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Wednesday, March 16, 2011

I'll Eat My Hat!

Spring has sprung my friends. Ok, maybe it has not fully sprung, but it is indeed springing. I happily lost an hour of sleep this past weekend to gain an hour of daylight, my crocuses are blooming and we are getting ready for Purim.

Ah, Purim. One of the most fun Jewish Holidays to celebrate during the year. It is taken from the Book of Esther. I won’t take up the space with the story of Purim. You can read that here. But basically every Jewish Holiday is based on the same principal. The Jews are persecuted, the Jews find a way, and they celebrate their freedom.

Jewish people get together on 13th day of the Jewish month, Adar to read the story of Purim in the Megillah. Children dress in costume, adults are encouraged to get intoxicated and shake noisemakers and boo loudly when the name “Hamen” is read.

The villain of the Purim story is a character named Hamen. He was a prime minister of sorts to the Persian King who punished Jews for not bowing down to him. Basically the villain of Purim. Haman wore an triangular shaped hat , and that is the story of how the hamentashen cookie came to be.

Before attempting to make my hamentashen this year, I researched for the perfect recipe. Last year I decided to take a short cut and use ready made refridgarated pie crust for the dough. Big mistake. The dough was way too flaky and not sweet enough. Since the cookies are typically filled with a sweet fruit filling, you really have to be careful to balance the sweetness of the dough with the filling. You do not want it too sweet, but yet it shouldn’t taste like a dinner biscuit either. My sister had a disappointing hamentashen experience this year as well. She used a cake mix, added a few extra ingredients, but was not happy with her results. While the taste was decent, the dough did not hold together.

My friend pointed me to a blog that her cousin writes for her Jewish Community. I scanned the recipe and had all the ingredients on hand for the dough, which was one of my requirements for selection. The ingredients seem to provide what I was looking for in a dough. Butter which would lend the fat, a full cup of sugar which would give it proper sweetness, but not too much and a cup of heavy cream which I felt would give finished product a soft bite, unlike a sugar cookie.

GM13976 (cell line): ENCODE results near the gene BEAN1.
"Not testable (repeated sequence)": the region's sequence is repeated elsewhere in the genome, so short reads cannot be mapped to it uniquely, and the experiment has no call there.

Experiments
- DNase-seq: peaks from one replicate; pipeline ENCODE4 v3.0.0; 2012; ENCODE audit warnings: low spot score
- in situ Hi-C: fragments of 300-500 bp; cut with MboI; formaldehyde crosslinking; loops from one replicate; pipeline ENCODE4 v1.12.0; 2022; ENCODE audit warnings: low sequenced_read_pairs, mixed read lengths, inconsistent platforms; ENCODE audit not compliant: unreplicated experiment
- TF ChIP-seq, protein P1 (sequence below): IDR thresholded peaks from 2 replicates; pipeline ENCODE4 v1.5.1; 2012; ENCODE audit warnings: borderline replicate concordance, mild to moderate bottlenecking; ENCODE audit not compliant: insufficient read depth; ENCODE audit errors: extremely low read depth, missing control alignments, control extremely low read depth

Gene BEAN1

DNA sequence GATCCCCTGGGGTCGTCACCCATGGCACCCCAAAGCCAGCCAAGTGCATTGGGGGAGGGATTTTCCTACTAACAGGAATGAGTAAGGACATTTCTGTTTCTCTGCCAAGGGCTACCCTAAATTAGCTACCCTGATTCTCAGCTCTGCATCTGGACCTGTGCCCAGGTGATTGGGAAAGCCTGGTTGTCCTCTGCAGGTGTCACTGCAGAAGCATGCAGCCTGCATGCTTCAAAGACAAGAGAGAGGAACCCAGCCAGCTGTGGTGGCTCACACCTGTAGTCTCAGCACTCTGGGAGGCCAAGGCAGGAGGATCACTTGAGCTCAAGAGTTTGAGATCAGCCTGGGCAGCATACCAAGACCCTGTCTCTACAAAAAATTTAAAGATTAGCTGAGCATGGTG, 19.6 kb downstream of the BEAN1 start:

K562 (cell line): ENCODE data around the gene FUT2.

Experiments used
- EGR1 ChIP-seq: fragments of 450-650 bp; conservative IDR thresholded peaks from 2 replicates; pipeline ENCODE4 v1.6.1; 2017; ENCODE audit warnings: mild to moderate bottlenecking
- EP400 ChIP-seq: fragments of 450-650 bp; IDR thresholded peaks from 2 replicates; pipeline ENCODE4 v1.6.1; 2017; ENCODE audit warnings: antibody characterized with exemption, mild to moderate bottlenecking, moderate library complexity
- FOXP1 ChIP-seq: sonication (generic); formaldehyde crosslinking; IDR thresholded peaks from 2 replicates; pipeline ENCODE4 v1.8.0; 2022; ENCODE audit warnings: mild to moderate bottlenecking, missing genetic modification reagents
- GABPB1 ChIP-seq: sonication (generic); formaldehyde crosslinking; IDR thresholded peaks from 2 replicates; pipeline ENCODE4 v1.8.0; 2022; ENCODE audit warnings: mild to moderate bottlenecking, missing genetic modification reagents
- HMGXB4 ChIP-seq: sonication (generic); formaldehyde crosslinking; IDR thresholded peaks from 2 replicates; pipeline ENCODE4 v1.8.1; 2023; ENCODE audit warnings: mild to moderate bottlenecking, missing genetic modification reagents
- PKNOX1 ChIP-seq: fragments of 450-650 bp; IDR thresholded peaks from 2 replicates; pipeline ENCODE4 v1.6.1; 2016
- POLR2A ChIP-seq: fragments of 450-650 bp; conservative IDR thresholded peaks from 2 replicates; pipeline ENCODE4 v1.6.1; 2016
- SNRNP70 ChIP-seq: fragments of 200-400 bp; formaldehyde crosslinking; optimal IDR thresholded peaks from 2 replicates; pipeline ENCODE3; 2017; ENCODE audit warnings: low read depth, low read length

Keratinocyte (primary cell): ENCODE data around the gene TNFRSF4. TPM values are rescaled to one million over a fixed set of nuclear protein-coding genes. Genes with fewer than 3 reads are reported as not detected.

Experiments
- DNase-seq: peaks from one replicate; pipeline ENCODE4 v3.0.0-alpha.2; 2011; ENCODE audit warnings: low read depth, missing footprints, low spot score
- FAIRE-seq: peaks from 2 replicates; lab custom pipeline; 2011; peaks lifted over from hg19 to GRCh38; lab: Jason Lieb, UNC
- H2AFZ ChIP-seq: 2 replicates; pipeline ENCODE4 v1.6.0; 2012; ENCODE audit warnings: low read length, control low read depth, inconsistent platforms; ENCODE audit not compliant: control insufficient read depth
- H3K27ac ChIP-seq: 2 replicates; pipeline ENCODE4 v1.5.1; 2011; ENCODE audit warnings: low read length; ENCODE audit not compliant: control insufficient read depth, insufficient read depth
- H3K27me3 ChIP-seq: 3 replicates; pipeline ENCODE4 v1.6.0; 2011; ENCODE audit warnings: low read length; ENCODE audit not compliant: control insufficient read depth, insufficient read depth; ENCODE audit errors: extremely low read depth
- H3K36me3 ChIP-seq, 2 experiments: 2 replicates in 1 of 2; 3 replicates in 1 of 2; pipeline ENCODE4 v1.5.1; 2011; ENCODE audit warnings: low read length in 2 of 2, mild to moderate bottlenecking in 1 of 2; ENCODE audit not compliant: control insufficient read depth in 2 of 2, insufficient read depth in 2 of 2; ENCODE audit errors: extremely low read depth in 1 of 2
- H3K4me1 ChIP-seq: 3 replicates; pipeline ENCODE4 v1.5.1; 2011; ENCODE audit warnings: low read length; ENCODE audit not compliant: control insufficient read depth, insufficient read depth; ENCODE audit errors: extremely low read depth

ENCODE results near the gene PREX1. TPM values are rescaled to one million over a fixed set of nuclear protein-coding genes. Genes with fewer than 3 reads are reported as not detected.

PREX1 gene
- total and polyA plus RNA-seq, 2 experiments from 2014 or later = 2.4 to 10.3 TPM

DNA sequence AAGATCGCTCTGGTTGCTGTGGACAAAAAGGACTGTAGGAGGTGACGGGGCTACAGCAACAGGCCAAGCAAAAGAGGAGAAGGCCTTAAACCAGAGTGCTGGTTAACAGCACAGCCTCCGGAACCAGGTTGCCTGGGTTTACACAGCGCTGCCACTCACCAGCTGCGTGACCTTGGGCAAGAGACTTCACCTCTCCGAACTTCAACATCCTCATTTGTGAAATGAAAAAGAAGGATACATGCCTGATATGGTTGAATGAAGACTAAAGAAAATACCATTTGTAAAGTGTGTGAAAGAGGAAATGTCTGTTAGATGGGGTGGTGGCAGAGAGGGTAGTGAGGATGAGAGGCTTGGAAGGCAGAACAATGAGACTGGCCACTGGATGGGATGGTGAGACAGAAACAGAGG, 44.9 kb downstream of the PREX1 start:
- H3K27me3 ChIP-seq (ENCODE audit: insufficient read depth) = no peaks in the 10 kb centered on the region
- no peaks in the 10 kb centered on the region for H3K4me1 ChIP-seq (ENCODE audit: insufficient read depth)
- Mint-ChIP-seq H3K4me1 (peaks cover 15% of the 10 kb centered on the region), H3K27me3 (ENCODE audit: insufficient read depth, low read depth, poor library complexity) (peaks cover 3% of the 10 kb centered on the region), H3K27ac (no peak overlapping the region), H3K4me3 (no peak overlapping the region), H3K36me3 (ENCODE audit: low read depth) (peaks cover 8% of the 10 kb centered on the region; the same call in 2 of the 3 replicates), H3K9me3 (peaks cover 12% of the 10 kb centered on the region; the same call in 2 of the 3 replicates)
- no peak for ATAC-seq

I set to work with 3 little helpers ages 5-7. After rolling out the dough we all took turns cutting out perfect circles with an upside down drinking cup. As we were cutting, my 7-year old could not figure out how the cookies were going to be triangles. My 5-year old son an his friend filled each circle with a generous teaspoon of apricot and red raspberry jam. Traditionally poppy seed and prune filling is used, but since I figured the kids would be eating most of them, I stuck with the flavors I knew would be winners to younger, less advanced palates.
Folding up the edges of the circle to seal the fruit filling produced the triangle shape. Once my daughter saw how it was done, it was a easy job for her to do.
After a bake in the oven to turn light golden brown, it was decided that this will be my Hamentashen recipe. Easy ingredients, it came together easy, and tasted absolutely delicious!

Perfect Hamentashen

Adapted from the

I found that chilling the dough for a few hours before rolling it out made a better cookie. The ingredients came together easily in the mixer and I patted it down into a disc and threw it in the fridge. I took it out about 45 minutes before rolling it out.

• ½ lb butter
• 1 cup sugar
• 2 eggs
• 1 teaspoon vanilla
• 4 1/2-5 1/2 cups flour
• 2 heaping teaspoons of baking powder
• 8 ounces of heavy cream

2 jars of preserves. I think apricot and raspberry work the best.

Preheat oven to 350.

Cream butter and sugar. Add eggs one at a time. Add vanilla and baking powder. Slowly add the flour with the cream until the dough is no longer sticky. You will need some of the flour to put on the counter in order roll out the dough and put on the rolling pin.

Roll dough out and use a glass or round cookie cutter. Place a spoonful of filling in the middle of the circle. Pinch dough to form a triangle. Place on a cookie sheet lined with parchment paper. Bake 10-15 minutes. Makes 4 dozen.

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